- With the offseason coming to a close, it's time to take a look at next year's potential cash-in candidates. Will Andrew Wiggins and Jabari Parker secure max deals?
Rewind nearly 14 months to the beginning of July 2016, and NBA teams had what seemed like an unlimited supply of cap space. Organizations across the league didn’t hesitate to spend their newfound cash. Evan Fournier snagged $85 million from the Magic, while the Pistons dedicated $42 million to Jon Leuer and his 10 points per game. At the conclusion of free agency’s first week in 2016, over $1 billion was spent throughout the league.
The league’s free agency landscape is far different today. The massive cap spike leading to 2016’s bidding bonanza has leveled off considerably, with only marginal cap increases projected over the next two offseasons. With many teams now capped out, players may find the market cold in 2018.
The free agency freeze may hit the league’s young talent hardest, especially those looking to bank max contracts in the offseason. So which young players need a strong 2017–18 in order to cash in next summer? Here are four players entering a boom-or-bust season.
Jabari Parker, Bucks
The former No. 2 overall pick seemed well on his way to an extension with Milwaukee last season before an ACL tear sidelined him in mid-February. Now Parker is projected to miss the first half of next year, with a possible return slated for around the All-Star break.
The good news for Parker? If he stays healthy, he should be set for a big deal next summer. The 22-year-old is already a high-caliber scorer, averaging over 20 points per game last year prior to his injury. He often looks like a young Carmelo Anthony on the floor, sporting a killer midrange, adept post game, and an improving three point shot. Give him a smaller defender, and he’ll punish you on the low block, hitting fall-away jumpers and short turnarounds. Put a lumbering big man on him, and expect to get beat to the tin.
Ideally for the Bucks, Parker would bounce back from his injury and form a lethal one-two punch with budding MVP candidate Giannis Antetokounmpo. However, a healthy return isn’t a sure thing. Last year’s ACL tear was the second of Parker’s career, with the same injury occurring midway through his rookie season in 2014. The Bucks will bring Parker along slowly in his rehab, and a return to the court could come later than expected.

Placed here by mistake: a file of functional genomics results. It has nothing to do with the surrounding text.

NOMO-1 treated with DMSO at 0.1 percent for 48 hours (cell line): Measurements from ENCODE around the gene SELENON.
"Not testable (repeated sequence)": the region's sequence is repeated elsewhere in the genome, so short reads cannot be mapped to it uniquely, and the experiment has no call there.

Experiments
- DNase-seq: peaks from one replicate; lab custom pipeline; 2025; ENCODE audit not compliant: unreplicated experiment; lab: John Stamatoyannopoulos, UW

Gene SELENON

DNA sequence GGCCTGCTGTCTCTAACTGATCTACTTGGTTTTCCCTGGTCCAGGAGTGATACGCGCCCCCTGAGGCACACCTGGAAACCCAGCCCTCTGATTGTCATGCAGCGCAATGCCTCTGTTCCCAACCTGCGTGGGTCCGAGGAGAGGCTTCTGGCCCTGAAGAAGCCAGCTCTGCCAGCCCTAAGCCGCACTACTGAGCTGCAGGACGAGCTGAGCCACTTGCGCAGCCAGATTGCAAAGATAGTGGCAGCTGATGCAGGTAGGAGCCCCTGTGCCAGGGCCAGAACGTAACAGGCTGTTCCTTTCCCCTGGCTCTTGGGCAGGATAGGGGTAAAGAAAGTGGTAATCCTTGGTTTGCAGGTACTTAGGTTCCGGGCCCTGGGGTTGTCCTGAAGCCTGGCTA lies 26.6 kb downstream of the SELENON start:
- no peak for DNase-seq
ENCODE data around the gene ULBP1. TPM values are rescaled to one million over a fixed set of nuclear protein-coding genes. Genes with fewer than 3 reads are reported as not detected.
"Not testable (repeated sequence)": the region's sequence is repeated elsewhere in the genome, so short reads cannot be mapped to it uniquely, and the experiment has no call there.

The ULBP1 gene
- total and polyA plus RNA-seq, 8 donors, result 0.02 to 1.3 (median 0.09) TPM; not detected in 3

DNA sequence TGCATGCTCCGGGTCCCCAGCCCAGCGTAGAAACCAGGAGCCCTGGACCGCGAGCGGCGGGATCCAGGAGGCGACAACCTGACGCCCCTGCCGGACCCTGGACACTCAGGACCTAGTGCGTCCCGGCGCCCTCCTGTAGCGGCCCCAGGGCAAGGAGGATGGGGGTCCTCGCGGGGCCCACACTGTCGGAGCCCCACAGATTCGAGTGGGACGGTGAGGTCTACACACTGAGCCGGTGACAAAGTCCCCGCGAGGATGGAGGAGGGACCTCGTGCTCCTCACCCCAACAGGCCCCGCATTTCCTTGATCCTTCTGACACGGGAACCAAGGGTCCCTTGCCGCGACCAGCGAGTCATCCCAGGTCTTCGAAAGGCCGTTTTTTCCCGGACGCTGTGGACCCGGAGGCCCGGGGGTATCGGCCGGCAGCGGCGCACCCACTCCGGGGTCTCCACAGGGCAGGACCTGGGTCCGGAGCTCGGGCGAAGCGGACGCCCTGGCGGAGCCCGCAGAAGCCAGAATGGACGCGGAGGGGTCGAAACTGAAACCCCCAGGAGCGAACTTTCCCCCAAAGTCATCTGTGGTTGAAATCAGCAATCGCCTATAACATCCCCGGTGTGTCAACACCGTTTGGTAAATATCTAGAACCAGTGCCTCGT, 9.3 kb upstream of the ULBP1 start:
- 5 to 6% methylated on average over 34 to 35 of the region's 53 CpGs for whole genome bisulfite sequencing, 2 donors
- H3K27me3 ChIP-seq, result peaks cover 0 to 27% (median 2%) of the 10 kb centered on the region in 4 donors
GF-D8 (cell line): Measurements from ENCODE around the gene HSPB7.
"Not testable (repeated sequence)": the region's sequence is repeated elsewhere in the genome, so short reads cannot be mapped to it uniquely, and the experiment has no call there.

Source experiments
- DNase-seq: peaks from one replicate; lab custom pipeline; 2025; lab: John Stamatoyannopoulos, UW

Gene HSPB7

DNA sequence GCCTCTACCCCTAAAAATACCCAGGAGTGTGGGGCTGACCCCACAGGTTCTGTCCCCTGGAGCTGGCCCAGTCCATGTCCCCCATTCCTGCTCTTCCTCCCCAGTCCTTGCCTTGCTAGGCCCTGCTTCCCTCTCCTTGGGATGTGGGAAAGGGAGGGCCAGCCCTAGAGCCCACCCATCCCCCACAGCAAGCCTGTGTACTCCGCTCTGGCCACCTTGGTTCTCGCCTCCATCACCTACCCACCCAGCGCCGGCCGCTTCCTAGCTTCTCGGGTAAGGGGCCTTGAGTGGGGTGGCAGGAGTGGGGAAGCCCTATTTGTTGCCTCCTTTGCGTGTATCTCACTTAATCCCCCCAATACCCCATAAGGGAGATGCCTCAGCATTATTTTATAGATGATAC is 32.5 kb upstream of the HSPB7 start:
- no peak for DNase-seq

If Parker can shake the injury concerns and return to his 2016 form, a max offer should come his way before July 1. But right now that’s far from a guarantee. He’ll have to prove he can stay healthy to earn a sizable contract offer next summer.
Kentavious Caldwell-Pope, Lakers
KCP’s tenure in Detroit ended last summer when the Pistons renounced the restricted free agent’s rights, sending him to the open market. He was rumored as a possible candidate for a long-term contract with Brooklyn, but ended up inking a one-year deal with Los Angeles, choosing to play with No. 2 overall pick Lonzo Ball.
By eschewing a long-term deal, Caldwell-Pope is betting on himself. He could lead an exciting young Lakers team in scoring, and could potentially set himself up for a max deal next summer. The Georgia product is just 24-years-old, and averaged more than 12 points per game over the past three seasons. He’s a capable defender, too. Caldwell-Pope can comfortably guard both point guards and opposing wings.
The biggest question mark for KCP is still his jumper. He’s never shot over 35% from three, and he ranked 11th on the team in shooting percentage last year. Caldwell-Pope has never been noticeably impressive off the bounce, relying on his shooting stroke to generate buckets. In order to make a sizable offensive impact moving forward, he’ll need to rely on more consistency from his jumper.